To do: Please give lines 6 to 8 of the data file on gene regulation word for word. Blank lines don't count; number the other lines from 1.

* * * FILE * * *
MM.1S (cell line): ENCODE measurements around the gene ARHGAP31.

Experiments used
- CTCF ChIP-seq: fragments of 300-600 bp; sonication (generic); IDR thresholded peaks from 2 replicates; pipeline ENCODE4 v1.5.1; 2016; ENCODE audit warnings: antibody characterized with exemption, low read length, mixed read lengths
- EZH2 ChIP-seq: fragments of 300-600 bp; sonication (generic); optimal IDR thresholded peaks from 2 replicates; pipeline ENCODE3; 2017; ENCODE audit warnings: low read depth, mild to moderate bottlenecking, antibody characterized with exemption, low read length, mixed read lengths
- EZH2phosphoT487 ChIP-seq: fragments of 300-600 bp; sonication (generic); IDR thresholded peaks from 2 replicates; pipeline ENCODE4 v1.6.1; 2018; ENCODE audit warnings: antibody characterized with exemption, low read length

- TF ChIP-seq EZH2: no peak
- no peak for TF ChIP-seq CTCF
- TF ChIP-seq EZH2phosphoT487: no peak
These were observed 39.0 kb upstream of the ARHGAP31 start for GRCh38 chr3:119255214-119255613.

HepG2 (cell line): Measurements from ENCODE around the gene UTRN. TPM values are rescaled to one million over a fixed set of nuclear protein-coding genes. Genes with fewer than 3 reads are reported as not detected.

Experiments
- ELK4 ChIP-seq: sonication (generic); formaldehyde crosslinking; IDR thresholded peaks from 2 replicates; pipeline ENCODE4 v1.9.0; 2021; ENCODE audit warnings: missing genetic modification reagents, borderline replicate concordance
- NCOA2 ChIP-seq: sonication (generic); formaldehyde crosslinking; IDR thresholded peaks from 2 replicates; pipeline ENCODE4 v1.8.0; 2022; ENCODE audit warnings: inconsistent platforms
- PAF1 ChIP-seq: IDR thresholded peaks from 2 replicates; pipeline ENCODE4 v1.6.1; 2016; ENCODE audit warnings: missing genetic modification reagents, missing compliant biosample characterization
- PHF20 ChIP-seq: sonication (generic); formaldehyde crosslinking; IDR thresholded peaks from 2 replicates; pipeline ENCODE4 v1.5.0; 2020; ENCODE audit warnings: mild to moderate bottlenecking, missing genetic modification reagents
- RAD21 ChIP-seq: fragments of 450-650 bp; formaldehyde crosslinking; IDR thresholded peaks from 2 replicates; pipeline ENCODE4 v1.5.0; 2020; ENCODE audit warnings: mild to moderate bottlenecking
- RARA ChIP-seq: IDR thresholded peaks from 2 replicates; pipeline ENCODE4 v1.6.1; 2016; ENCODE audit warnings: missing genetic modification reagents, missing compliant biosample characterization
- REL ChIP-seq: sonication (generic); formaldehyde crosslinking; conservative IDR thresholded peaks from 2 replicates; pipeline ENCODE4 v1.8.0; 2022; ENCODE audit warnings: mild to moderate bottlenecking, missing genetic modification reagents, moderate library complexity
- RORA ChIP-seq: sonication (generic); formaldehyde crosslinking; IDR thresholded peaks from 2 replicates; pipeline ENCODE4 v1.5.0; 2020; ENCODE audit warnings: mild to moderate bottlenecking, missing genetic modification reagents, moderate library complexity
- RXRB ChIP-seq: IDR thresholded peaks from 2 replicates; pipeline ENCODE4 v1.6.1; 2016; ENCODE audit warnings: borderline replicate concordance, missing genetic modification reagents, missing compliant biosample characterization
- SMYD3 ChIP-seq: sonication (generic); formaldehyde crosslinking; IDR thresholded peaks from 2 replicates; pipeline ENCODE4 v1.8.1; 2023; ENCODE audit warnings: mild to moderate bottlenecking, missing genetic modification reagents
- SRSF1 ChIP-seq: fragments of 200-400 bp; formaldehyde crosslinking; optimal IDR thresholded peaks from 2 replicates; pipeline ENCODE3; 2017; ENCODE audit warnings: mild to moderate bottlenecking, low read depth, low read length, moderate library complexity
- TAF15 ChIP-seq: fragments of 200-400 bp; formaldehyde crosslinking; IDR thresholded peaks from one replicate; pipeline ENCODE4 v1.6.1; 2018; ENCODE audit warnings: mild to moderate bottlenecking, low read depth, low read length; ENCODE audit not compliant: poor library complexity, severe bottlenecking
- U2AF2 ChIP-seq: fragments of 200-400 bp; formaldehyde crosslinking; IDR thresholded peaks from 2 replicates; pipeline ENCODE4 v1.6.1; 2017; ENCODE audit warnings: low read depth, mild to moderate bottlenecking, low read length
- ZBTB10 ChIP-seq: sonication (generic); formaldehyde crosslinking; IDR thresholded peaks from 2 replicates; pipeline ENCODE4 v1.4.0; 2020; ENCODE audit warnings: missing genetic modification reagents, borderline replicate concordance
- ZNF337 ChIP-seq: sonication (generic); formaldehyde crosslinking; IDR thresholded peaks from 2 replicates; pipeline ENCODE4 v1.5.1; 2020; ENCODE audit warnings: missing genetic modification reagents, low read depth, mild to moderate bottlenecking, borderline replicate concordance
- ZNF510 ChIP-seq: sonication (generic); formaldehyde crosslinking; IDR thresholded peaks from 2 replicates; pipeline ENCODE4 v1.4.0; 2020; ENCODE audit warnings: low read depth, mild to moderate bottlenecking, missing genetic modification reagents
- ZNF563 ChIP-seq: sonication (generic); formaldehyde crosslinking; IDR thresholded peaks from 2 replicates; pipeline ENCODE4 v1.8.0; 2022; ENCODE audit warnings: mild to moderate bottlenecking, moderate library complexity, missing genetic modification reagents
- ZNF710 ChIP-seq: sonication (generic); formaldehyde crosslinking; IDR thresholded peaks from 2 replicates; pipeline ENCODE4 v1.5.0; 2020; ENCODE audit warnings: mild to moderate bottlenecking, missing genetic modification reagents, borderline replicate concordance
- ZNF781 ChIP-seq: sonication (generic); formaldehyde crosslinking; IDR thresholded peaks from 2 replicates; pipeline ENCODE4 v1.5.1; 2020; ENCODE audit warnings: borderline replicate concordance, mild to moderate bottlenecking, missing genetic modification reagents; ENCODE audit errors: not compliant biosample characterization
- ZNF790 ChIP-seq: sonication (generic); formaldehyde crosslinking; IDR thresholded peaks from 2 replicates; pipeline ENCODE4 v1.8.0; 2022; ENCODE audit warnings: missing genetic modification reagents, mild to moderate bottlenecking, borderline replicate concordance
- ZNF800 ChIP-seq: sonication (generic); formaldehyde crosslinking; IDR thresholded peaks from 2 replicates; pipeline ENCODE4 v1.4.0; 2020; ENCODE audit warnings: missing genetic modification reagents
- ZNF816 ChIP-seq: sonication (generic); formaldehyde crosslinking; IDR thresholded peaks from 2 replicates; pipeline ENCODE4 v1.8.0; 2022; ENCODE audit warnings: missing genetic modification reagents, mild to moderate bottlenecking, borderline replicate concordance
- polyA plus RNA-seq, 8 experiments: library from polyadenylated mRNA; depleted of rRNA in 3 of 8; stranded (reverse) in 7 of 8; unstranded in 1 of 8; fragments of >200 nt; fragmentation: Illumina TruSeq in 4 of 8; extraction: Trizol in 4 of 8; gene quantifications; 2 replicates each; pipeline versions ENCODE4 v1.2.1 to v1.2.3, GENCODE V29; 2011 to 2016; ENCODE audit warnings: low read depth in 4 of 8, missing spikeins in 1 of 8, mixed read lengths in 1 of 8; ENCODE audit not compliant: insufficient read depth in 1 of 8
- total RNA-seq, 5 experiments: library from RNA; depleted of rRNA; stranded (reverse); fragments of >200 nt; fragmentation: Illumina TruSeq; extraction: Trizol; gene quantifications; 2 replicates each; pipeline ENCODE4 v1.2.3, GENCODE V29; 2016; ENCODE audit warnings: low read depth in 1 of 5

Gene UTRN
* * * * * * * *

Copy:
- TF ChIP-seq EZH2: no peak
- no peak for TF ChIP-seq CTCF
- TF ChIP-seq EZH2phosphoT487: no peak